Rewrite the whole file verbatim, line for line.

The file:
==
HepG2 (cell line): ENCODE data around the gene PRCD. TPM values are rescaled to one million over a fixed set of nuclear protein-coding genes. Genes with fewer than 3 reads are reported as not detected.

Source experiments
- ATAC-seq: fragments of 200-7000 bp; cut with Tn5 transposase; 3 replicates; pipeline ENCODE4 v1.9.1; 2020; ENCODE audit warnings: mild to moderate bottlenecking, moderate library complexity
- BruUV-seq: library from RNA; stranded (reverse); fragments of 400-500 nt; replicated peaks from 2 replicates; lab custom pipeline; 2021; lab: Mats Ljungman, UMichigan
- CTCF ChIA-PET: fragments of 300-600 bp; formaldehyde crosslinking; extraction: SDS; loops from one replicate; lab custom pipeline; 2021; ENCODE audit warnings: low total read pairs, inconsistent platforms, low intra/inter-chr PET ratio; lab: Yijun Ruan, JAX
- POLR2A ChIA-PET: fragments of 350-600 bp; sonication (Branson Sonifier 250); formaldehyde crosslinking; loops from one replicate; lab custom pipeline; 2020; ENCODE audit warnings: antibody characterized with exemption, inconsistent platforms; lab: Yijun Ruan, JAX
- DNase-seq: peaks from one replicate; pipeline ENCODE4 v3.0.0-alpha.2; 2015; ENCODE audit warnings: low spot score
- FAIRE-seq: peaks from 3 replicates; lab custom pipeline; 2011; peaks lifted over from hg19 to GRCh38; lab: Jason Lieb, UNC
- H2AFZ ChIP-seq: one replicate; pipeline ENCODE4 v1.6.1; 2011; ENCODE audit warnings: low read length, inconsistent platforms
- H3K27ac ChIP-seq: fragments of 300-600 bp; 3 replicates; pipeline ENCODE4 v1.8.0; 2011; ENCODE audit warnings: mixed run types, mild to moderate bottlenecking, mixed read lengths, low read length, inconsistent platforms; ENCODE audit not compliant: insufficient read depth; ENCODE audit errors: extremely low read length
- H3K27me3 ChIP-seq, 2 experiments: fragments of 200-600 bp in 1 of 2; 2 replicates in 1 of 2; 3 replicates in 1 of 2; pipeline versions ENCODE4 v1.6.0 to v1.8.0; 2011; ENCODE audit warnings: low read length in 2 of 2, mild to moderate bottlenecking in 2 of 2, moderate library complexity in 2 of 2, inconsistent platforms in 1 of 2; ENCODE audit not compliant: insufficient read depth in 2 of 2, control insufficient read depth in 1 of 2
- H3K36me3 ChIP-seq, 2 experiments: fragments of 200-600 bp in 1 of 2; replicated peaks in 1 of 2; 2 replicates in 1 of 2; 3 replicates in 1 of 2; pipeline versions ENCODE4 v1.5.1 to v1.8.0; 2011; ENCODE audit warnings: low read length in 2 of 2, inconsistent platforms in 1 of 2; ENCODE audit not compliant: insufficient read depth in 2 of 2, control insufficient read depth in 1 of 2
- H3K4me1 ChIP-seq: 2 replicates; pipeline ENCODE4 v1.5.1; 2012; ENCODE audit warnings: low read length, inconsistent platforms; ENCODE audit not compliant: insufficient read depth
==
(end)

HepG2 (cell line): ENCODE data around the gene PRCD. TPM values are rescaled to one million over a fixed set of nuclear protein-coding genes. Genes with fewer than 3 reads are reported as not detected.

Source experiments
- ATAC-seq: fragments of 200-7000 bp; cut with Tn5 transposase; 3 replicates; pipeline ENCODE4 v1.9.1; 2020; ENCODE audit warnings: mild to moderate bottlenecking, moderate library complexity
- BruUV-seq: library from RNA; stranded (reverse); fragments of 400-500 nt; replicated peaks from 2 replicates; lab custom pipeline; 2021; lab: Mats Ljungman, UMichigan
- CTCF ChIA-PET: fragments of 300-600 bp; formaldehyde crosslinking; extraction: SDS; loops from one replicate; lab custom pipeline; 2021; ENCODE audit warnings: low total read pairs, inconsistent platforms, low intra/inter-chr PET ratio; lab: Yijun Ruan, JAX
- POLR2A ChIA-PET: fragments of 350-600 bp; sonication (Branson Sonifier 250); formaldehyde crosslinking; loops from one replicate; lab custom pipeline; 2020; ENCODE audit warnings: antibody characterized with exemption, inconsistent platforms; lab: Yijun Ruan, JAX
- DNase-seq: peaks from one replicate; pipeline ENCODE4 v3.0.0-alpha.2; 2015; ENCODE audit warnings: low spot score
- FAIRE-seq: peaks from 3 replicates; lab custom pipeline; 2011; peaks lifted over from hg19 to GRCh38; lab: Jason Lieb, UNC
- H2AFZ ChIP-seq: one replicate; pipeline ENCODE4 v1.6.1; 2011; ENCODE audit warnings: low read length, inconsistent platforms
- H3K27ac ChIP-seq: fragments of 300-600 bp; 3 replicates; pipeline ENCODE4 v1.8.0; 2011; ENCODE audit warnings: mixed run types, mild to moderate bottlenecking, mixed read lengths, low read length, inconsistent platforms; ENCODE audit not compliant: insufficient read depth; ENCODE audit errors: extremely low read length
- H3K27me3 ChIP-seq, 2 experiments: fragments of 200-600 bp in 1 of 2; 2 replicates in 1 of 2; 3 replicates in 1 of 2; pipeline versions ENCODE4 v1.6.0 to v1.8.0; 2011; ENCODE audit warnings: low read length in 2 of 2, mild to moderate bottlenecking in 2 of 2, moderate library complexity in 2 of 2, inconsistent platforms in 1 of 2; ENCODE audit not compliant: insufficient read depth in 2 of 2, control insufficient read depth in 1 of 2
- H3K36me3 ChIP-seq, 2 experiments: fragments of 200-600 bp in 1 of 2; replicated peaks in 1 of 2; 2 replicates in 1 of 2; 3 replicates in 1 of 2; pipeline versions ENCODE4 v1.5.1 to v1.8.0; 2011; ENCODE audit warnings: low read length in 2 of 2, inconsistent platforms in 1 of 2; ENCODE audit not compliant: insufficient read depth in 2 of 2, control insufficient read depth in 1 of 2
- H3K4me1 ChIP-seq: 2 replicates; pipeline ENCODE4 v1.5.1; 2012; ENCODE audit warnings: low read length, inconsistent platforms; ENCODE audit not compliant: insufficient read depth